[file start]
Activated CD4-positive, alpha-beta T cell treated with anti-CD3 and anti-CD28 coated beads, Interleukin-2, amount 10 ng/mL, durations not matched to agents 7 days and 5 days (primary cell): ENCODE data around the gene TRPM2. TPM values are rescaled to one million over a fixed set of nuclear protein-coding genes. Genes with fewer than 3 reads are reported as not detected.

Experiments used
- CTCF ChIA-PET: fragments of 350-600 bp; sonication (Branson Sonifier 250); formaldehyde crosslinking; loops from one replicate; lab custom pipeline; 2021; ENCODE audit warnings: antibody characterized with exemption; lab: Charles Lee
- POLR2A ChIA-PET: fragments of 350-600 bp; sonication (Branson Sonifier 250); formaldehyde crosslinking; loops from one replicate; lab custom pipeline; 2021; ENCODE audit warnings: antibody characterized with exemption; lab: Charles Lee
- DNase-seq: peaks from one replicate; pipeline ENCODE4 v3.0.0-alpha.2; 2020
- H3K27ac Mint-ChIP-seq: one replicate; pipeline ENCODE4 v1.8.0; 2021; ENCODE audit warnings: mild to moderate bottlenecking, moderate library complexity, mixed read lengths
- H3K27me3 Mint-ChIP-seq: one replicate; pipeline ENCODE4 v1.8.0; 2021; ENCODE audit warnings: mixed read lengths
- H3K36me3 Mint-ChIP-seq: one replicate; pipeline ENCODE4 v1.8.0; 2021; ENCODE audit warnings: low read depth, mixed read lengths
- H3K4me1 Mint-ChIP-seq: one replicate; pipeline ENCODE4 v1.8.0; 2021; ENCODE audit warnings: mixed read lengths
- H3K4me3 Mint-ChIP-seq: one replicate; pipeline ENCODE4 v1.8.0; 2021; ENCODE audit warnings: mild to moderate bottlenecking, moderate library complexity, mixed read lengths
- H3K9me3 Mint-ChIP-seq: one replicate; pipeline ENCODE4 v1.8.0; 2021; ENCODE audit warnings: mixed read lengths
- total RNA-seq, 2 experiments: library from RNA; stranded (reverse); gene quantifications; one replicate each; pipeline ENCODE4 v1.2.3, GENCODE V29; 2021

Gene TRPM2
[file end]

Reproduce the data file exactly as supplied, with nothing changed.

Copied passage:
Activated CD4-positive, alpha-beta T cell treated with anti-CD3 and anti-CD28 coated beads, Interleukin-2, amount 10 ng/mL, durations not matched to agents 7 days and 5 days (primary cell): ENCODE data around the gene TRPM2. TPM values are rescaled to one million over a fixed set of nuclear protein-coding genes. Genes with fewer than 3 reads are reported as not detected.

Experiments used
- CTCF ChIA-PET: fragments of 350-600 bp; sonication (Branson Sonifier 250); formaldehyde crosslinking; loops from one replicate; lab custom pipeline; 2021; ENCODE audit warnings: antibody characterized with exemption; lab: Charles Lee
- POLR2A ChIA-PET: fragments of 350-600 bp; sonication (Branson Sonifier 250); formaldehyde crosslinking; loops from one replicate; lab custom pipeline; 2021; ENCODE audit warnings: antibody characterized with exemption; lab: Charles Lee
- DNase-seq: peaks from one replicate; pipeline ENCODE4 v3.0.0-alpha.2; 2020
- H3K27ac Mint-ChIP-seq: one replicate; pipeline ENCODE4 v1.8.0; 2021; ENCODE audit warnings: mild to moderate bottlenecking, moderate library complexity, mixed read lengths
- H3K27me3 Mint-ChIP-seq: one replicate; pipeline ENCODE4 v1.8.0; 2021; ENCODE audit warnings: mixed read lengths
- H3K36me3 Mint-ChIP-seq: one replicate; pipeline ENCODE4 v1.8.0; 2021; ENCODE audit warnings: low read depth, mixed read lengths
- H3K4me1 Mint-ChIP-seq: one replicate; pipeline ENCODE4 v1.8.0; 2021; ENCODE audit warnings: mixed read lengths
- H3K4me3 Mint-ChIP-seq: one replicate; pipeline ENCODE4 v1.8.0; 2021; ENCODE audit warnings: mild to moderate bottlenecking, moderate library complexity, mixed read lengths
- H3K9me3 Mint-ChIP-seq: one replicate; pipeline ENCODE4 v1.8.0; 2021; ENCODE audit warnings: mixed read lengths
- total RNA-seq, 2 experiments: library from RNA; stranded (reverse); gene quantifications; one replicate each; pipeline ENCODE4 v1.2.3, GENCODE V29; 2021

Gene TRPM2